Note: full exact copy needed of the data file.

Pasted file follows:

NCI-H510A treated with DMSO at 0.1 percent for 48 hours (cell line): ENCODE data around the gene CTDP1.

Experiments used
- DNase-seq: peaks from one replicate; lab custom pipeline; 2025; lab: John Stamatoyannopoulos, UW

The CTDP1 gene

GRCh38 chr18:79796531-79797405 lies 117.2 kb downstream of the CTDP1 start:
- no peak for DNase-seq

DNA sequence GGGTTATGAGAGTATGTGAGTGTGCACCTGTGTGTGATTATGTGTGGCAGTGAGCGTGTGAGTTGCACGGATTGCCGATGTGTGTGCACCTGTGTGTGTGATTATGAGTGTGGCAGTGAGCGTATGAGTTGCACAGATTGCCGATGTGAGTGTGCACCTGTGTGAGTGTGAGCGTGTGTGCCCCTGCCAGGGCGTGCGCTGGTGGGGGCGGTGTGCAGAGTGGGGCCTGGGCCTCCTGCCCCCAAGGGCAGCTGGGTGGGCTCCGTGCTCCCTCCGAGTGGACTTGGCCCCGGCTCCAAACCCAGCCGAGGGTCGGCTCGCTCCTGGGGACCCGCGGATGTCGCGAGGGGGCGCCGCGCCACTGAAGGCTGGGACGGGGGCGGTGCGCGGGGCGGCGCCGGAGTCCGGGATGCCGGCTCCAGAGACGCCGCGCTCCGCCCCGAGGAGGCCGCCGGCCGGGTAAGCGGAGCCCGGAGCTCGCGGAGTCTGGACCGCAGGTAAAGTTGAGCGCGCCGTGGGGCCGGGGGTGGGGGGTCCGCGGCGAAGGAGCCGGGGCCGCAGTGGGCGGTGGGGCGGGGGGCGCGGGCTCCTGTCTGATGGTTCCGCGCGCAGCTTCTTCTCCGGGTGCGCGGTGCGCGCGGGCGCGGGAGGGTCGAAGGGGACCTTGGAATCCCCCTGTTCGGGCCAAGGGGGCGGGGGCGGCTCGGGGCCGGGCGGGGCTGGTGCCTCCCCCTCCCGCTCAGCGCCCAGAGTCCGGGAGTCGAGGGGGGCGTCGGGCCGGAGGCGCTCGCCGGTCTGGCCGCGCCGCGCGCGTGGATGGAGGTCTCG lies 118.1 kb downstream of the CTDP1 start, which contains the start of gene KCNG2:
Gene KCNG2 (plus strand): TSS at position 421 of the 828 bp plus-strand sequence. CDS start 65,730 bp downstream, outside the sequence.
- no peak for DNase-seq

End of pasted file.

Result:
NCI-H510A treated with DMSO at 0.1 percent for 48 hours (cell line): ENCODE data around the gene CTDP1.

Experiments used
- DNase-seq: peaks from one replicate; lab custom pipeline; 2025; lab: John Stamatoyannopoulos, UW

The CTDP1 gene

GRCh38 chr18:79796531-79797405 lies 117.2 kb downstream of the CTDP1 start:
- no peak for DNase-seq

DNA sequence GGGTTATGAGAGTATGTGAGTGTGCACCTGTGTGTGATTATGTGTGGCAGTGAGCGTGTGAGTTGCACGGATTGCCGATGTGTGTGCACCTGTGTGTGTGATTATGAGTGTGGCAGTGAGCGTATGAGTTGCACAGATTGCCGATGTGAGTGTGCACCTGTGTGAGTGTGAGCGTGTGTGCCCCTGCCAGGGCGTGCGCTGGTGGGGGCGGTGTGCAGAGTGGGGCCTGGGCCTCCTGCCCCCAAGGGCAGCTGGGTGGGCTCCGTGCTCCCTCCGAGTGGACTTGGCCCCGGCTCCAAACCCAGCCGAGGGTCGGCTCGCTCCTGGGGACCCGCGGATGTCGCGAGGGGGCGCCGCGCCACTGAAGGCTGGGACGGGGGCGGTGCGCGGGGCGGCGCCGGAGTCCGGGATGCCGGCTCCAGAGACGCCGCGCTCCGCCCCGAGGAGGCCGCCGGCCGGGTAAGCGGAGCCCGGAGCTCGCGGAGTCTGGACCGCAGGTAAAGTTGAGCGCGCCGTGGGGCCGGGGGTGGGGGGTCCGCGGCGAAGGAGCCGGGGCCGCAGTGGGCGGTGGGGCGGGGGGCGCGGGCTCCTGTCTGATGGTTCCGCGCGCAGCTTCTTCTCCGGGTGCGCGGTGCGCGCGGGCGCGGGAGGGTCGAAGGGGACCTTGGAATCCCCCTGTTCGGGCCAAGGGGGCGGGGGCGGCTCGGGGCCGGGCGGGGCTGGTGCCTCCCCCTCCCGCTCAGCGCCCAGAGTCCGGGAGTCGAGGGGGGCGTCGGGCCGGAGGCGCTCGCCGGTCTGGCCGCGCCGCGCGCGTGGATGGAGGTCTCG lies 118.1 kb downstream of the CTDP1 start, which contains the start of gene KCNG2:
Gene KCNG2 (plus strand): TSS at position 421 of the 828 bp plus-strand sequence. CDS start 65,730 bp downstream, outside the sequence.
- no peak for DNase-seq